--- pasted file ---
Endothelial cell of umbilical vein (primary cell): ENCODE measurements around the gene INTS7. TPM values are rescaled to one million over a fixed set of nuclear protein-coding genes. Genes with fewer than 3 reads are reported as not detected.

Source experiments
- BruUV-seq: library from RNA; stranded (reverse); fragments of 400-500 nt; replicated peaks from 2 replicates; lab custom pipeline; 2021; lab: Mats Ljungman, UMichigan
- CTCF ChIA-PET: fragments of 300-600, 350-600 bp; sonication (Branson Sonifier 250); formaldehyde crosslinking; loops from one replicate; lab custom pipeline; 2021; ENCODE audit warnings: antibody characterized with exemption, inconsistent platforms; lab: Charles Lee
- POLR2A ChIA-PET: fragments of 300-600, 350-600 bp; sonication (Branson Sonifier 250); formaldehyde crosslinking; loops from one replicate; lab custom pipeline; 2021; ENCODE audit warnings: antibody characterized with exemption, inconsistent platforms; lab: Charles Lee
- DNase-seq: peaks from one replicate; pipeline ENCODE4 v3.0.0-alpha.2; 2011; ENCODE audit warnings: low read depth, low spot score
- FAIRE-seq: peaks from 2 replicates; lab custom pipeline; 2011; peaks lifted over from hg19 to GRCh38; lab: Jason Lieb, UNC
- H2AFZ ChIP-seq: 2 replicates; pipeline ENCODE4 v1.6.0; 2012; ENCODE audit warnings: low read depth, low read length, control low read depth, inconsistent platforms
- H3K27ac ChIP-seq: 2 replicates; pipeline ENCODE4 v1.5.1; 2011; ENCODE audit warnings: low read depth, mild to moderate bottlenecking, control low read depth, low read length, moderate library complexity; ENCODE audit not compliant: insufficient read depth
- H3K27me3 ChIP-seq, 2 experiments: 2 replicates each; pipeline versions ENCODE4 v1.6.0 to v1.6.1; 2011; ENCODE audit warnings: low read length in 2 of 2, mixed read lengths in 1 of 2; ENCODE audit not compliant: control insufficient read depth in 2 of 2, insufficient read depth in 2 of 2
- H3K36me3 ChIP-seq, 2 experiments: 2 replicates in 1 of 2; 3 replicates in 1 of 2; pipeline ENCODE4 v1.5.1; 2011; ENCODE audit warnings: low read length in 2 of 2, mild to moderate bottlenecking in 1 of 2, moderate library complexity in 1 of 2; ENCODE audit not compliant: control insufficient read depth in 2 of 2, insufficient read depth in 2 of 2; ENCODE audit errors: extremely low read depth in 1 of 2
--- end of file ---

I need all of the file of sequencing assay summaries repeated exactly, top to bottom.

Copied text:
Endothelial cell of umbilical vein (primary cell): ENCODE measurements around the gene INTS7. TPM values are rescaled to one million over a fixed set of nuclear protein-coding genes. Genes with fewer than 3 reads are reported as not detected.

Source experiments
- BruUV-seq: library from RNA; stranded (reverse); fragments of 400-500 nt; replicated peaks from 2 replicates; lab custom pipeline; 2021; lab: Mats Ljungman, UMichigan
- CTCF ChIA-PET: fragments of 300-600, 350-600 bp; sonication (Branson Sonifier 250); formaldehyde crosslinking; loops from one replicate; lab custom pipeline; 2021; ENCODE audit warnings: antibody characterized with exemption, inconsistent platforms; lab: Charles Lee
- POLR2A ChIA-PET: fragments of 300-600, 350-600 bp; sonication (Branson Sonifier 250); formaldehyde crosslinking; loops from one replicate; lab custom pipeline; 2021; ENCODE audit warnings: antibody characterized with exemption, inconsistent platforms; lab: Charles Lee
- DNase-seq: peaks from one replicate; pipeline ENCODE4 v3.0.0-alpha.2; 2011; ENCODE audit warnings: low read depth, low spot score
- FAIRE-seq: peaks from 2 replicates; lab custom pipeline; 2011; peaks lifted over from hg19 to GRCh38; lab: Jason Lieb, UNC
- H2AFZ ChIP-seq: 2 replicates; pipeline ENCODE4 v1.6.0; 2012; ENCODE audit warnings: low read depth, low read length, control low read depth, inconsistent platforms
- H3K27ac ChIP-seq: 2 replicates; pipeline ENCODE4 v1.5.1; 2011; ENCODE audit warnings: low read depth, mild to moderate bottlenecking, control low read depth, low read length, moderate library complexity; ENCODE audit not compliant: insufficient read depth
- H3K27me3 ChIP-seq, 2 experiments: 2 replicates each; pipeline versions ENCODE4 v1.6.0 to v1.6.1; 2011; ENCODE audit warnings: low read length in 2 of 2, mixed read lengths in 1 of 2; ENCODE audit not compliant: control insufficient read depth in 2 of 2, insufficient read depth in 2 of 2
- H3K36me3 ChIP-seq, 2 experiments: 2 replicates in 1 of 2; 3 replicates in 1 of 2; pipeline ENCODE4 v1.5.1; 2011; ENCODE audit warnings: low read length in 2 of 2, mild to moderate bottlenecking in 1 of 2, moderate library complexity in 1 of 2; ENCODE audit not compliant: control insufficient read depth in 2 of 2, insufficient read depth in 2 of 2; ENCODE audit errors: extremely low read depth in 1 of 2